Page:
Title

Arbitrating the Use of Student Evaluations of Teaching

August 31, 2018
 
 

An arbitrator ordered Ryerson University in Canada to amend its faculty collective bargaining agreement to ensure that student evaluations of teaching (SETs) are not used to measure teaching effectiveness for promotion or tenure. The evaluations’ numerical weighting system also should be replaced with an alphabetical one, according to the order, and both Ryerson administrators and the campus Faculty Association must meet to agree upon “appropriate, user-friendly, intelligible and easily accessible mode of presentation of [evaluation] data in the form of a frequency distribution together with response rates.”

The order is the result of an ongoing dispute between Ryerson and its faculty association over the use of Faculty Course Surveys, its SETs, in personnel decisions such as tenure and promotion. Much research suggests that SETs reflect student biases and other factors unrelated to one’s teaching, and that these evaluations therefore should not be used in high-stakes personnel decisions. The Canadian arbitrator’s order cites this evidence, saying "the best way to assess teaching effectiveness is through the careful assessment of the teaching dossier and in-class peer evaluations.”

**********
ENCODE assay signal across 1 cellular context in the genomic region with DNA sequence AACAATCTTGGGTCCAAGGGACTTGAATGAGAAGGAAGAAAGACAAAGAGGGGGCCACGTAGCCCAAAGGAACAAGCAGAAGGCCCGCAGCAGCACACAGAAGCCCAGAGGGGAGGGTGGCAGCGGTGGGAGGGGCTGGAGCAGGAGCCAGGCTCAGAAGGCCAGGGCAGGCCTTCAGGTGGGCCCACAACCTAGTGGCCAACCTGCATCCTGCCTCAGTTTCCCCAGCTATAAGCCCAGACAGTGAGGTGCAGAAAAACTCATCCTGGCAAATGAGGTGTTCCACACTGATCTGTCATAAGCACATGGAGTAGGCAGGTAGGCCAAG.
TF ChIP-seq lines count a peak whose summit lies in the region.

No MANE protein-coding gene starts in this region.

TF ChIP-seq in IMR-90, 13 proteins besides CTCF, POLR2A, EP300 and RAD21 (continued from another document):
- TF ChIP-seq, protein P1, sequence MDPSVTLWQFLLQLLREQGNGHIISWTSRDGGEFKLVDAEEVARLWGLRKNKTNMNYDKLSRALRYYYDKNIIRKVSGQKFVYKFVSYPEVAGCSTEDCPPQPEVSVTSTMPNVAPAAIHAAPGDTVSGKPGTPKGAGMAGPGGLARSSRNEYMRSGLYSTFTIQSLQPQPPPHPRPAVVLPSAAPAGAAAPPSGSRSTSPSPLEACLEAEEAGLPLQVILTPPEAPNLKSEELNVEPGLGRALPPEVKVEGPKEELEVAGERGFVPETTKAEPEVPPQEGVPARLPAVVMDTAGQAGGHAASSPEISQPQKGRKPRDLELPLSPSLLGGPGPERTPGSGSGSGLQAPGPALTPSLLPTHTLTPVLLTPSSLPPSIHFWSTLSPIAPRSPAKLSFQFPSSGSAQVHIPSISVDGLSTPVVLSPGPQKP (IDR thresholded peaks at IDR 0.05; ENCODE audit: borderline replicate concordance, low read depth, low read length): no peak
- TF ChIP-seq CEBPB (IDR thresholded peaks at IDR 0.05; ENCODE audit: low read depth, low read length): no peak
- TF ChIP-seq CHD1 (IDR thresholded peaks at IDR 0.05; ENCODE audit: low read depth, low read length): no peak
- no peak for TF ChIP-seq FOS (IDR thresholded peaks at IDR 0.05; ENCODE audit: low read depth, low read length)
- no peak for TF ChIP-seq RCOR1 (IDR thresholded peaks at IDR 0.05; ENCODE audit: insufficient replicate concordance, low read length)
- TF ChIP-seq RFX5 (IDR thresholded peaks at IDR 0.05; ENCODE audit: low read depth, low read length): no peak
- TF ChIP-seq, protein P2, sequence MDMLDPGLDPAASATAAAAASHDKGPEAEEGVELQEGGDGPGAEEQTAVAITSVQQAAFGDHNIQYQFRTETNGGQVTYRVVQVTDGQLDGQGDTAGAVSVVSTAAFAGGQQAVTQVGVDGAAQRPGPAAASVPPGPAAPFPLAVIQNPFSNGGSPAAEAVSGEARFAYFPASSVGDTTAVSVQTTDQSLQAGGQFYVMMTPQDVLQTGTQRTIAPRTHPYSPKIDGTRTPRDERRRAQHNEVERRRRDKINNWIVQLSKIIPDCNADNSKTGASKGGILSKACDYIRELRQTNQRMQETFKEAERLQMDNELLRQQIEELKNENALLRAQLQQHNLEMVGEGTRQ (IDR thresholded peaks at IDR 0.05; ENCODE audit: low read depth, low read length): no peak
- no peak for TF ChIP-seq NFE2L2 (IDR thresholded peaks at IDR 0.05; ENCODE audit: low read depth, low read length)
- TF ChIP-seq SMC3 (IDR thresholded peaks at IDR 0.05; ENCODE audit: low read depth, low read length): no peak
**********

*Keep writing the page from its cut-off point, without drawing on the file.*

While it is “probably impossible to precisely measure teaching effectiveness,” the order says, “the difficulties in doing so cannot serve as a justification for over-relying on a tool ­– the SET – that the evidence indicates generates ratings but has little usefulness in measuring teaching effectiveness.”

At the same time, evaluation results “can continue to be used in tenure and promotion, when the results are presented as frequency distributions, and when the end users are appropriately educated and cautioned about the inherent limitations both about the tool and the information it generates.” SET results “provide information about the student experience, and, contextualized, are appropriately considered for tenure and promotion although, to repeat, not for reaching conclusions about teaching effectiveness,” reads the order.

Deans and those who otherwise evaluate faculty members also must be educated on inherent biases present within students’ evaluations of teaching and Ryerson and its faculty should establish a committee to study the current evaluation tool and possible improvements. And until both parties agree on a substitution for the online evaluation system for non-online courses, it is to be discontinued for probationary faculty, the order says.

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